Vitamin C Deficiency Symptoms And Treatment

By Matthew Cenzon. May 7th 2016

Vitamin C has always been associated with boosting your immune system and fighting or preventing colds and the flu. But what does it really do for your body, and what happens when you aren't getting enough of it? Here is an in-depth look at the dangers of vitamin C deficiency, the symptoms and possible treatment methods.

Vitamin C and Your Body

While there are some animals that can make their own vitamin C, humans must rely on food, supplements and other sources to obtain this vital nutrient. The most obvious and readily available source of vitamin C is from vegetables and fruits, primarily of the citrus variety like oranges and grapefruits. The principle functions of vitamin C in the human body include:

  • Tissue repair for scars, burns and wounds
  • Repairing damaged teeth, bones and cartilage
  • Used during the absorption of iron
  • Acts as an antioxidant to fight harmful free radicals in the body

The Myths Surrounding the Common Cold

For many years, vitamin C has been considered a powerful tool to fight against sickness, mainly the common cold. This belief may have started due to its effectiveness in fighting scurvy, which is a disease caused by vitamin C deficiency that many sailors experienced. However, according to the National Institutes of Health, studies show there is no evidence that suggests vitamin C is an effective nutrient for fighting or warding off the common cold. While it is possible that regular vitamin C intake from supplements might slightly reduce the duration of a cold, or lead to milder cold symptoms, taking plenty of vitamin C as a possible cure or aid after a person is afflicted by the common cold does not appear to have any effect on the individual.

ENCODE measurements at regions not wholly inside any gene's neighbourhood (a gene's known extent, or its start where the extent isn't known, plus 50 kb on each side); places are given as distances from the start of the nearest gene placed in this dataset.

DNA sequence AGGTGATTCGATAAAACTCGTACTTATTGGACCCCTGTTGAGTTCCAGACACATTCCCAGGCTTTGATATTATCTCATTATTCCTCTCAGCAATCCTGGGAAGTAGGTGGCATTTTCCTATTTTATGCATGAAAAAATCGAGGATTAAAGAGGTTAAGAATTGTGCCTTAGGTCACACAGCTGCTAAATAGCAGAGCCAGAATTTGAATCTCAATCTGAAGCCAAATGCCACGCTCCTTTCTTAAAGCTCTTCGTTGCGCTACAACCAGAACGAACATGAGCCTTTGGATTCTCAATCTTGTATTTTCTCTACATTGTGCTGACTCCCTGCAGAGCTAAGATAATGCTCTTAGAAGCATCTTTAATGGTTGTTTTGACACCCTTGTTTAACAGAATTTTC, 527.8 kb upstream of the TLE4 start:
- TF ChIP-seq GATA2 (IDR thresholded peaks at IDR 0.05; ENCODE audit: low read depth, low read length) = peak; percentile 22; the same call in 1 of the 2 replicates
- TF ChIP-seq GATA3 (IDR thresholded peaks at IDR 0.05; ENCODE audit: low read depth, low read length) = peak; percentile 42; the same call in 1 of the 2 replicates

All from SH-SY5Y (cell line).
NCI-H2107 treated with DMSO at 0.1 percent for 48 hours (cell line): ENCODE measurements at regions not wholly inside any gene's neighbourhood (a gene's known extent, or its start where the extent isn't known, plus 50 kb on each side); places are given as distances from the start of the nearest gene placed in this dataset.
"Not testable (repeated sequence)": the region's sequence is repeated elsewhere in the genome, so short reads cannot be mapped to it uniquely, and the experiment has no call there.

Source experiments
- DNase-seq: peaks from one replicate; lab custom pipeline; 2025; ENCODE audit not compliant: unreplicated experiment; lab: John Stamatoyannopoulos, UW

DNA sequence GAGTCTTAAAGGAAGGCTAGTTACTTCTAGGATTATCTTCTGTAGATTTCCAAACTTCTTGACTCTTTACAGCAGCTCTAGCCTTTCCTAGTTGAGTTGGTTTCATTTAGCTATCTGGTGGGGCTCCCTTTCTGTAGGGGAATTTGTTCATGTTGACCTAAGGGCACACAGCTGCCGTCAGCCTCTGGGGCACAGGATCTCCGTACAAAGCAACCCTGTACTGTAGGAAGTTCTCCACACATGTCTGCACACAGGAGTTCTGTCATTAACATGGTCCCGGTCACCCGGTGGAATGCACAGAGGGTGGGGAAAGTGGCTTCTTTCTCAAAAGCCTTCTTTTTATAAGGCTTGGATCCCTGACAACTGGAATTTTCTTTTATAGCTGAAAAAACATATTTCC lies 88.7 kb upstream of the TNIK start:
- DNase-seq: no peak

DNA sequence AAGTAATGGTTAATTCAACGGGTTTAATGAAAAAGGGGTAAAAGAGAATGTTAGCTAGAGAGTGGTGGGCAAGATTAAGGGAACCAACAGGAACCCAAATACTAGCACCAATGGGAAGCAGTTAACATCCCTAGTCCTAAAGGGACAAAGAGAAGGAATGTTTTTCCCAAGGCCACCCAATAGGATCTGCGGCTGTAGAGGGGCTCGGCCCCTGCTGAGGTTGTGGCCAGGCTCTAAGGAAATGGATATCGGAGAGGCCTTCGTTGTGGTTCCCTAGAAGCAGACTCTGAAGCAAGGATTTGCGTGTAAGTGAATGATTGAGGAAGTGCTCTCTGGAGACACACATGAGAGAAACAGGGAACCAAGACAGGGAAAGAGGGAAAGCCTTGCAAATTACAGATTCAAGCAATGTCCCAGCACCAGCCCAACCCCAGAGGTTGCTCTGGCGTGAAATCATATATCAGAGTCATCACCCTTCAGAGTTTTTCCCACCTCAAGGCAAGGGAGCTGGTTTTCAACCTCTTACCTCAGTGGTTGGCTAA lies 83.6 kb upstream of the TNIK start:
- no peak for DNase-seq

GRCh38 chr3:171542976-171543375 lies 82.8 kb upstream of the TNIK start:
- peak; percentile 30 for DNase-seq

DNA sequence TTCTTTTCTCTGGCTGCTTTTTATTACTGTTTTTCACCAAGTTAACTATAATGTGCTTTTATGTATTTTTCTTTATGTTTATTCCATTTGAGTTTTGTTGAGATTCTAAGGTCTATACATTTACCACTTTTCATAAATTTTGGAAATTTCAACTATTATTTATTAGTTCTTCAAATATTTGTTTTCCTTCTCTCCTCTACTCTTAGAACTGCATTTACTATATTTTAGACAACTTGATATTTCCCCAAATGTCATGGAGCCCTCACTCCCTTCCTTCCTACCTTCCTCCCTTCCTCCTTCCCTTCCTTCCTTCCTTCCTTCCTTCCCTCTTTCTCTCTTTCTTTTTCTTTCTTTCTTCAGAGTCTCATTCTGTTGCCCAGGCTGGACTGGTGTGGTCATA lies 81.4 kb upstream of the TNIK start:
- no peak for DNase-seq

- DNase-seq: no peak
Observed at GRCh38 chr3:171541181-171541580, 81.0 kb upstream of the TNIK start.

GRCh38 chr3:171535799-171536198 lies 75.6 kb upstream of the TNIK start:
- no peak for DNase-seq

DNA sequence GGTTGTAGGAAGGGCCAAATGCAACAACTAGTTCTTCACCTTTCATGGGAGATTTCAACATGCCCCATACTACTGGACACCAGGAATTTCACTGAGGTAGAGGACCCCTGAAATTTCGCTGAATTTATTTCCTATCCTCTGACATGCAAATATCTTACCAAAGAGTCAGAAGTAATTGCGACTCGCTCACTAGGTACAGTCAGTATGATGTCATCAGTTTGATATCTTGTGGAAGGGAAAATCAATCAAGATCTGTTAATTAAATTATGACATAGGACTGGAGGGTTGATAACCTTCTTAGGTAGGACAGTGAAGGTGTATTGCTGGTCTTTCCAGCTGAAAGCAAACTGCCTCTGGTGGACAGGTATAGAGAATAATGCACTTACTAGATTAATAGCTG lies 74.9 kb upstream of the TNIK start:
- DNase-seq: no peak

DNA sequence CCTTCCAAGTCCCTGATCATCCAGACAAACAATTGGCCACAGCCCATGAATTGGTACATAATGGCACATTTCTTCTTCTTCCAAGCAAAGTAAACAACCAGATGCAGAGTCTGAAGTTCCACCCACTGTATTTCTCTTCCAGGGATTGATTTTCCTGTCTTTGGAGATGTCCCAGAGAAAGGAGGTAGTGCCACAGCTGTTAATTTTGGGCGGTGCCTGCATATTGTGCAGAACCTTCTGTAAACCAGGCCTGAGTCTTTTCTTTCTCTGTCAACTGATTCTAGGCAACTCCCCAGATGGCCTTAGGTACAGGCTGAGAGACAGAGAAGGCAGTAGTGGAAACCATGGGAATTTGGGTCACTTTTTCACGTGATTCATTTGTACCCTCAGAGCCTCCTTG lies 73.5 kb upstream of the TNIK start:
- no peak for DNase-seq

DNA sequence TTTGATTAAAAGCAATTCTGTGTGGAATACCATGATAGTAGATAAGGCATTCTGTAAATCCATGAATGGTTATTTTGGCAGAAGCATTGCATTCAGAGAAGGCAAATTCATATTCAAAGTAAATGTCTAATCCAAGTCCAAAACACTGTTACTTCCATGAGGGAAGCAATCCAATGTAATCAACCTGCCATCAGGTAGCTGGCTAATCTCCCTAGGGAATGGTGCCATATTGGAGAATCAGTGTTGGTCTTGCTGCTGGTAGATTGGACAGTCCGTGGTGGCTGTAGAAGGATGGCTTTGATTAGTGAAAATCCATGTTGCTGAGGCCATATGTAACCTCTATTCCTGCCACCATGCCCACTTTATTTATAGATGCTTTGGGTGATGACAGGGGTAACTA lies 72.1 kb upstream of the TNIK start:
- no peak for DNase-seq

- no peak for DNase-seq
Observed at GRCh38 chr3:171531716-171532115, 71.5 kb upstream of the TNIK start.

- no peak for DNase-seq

Dangers of Vitamin C Deficiency

Although the myth of vitamin C and its effects on the common cold have been debunked, it is still considered to be an important nutrient for the various functions it has within the human body. There are numerous dangers and health risks associated with vitamin C deficiency, including:

  • Gingivitis
  • Fatigue
  • Effects on a person's metabolism
  • Increased risk of infections
  • Anemia
  • Slower tissue, bone and cartilage repair
  • Weakened tooth enamel
  • Scurvy

Scurvy is the primary disease caused by vitamin C deficiency. It can lead to anemia, skin hemorrhages, gum disease and a general feeling of weakness throughout a person's body. Those primarily at risk for obtaining scurvy are malnourished individuals who lack enough vitamin C in their diet.

Signs and Symptoms of Vitamin C Deficiency

Individuals who aren't receiving a regular amount of vitamin C from their diet or supplement need to watch out for the following signs of vitamin c deficiency:

  • Dry and splitting hair
  • Constant bruising
  • Frequent nosebleeds
  • Rough, scaly, dry skin
  • Aching joints
  • Bleeding gums

Getting Enough Vitamin C in Your Diet

According to the National Institutes of Health, the Recommended Daily Allowance (RDA) for vitamin C varies with a person's age. It is suggested that a simple way to ensure an individual is getting enough vitamin C on a regular basis is to eat a balanced diet that contains some of the following foods:

Some foods are enriched and vitamin fortified, and can be used to obtain vitamin C. Dietary supplements can also be used to ensure a person is getting the RDA for vitamin C.

Treating Vitamin C Deficiency

The primary means of treating vitamin C deficiency is by increasing a person's vitamin C intake with foods rich in vitamin C. Anyone experiencing signs of vitamin C deficiency can also take ascorbic acid tablets to remedy the problem. Some studies suggest that the levels of vitamin C can be reduced by smoking. Smokers should either quit or increase their vitamin C intake to avoid vitamin C deficiency. Individuals diagnosed with type 2 diabetes also have an increased vitamin C requirement.

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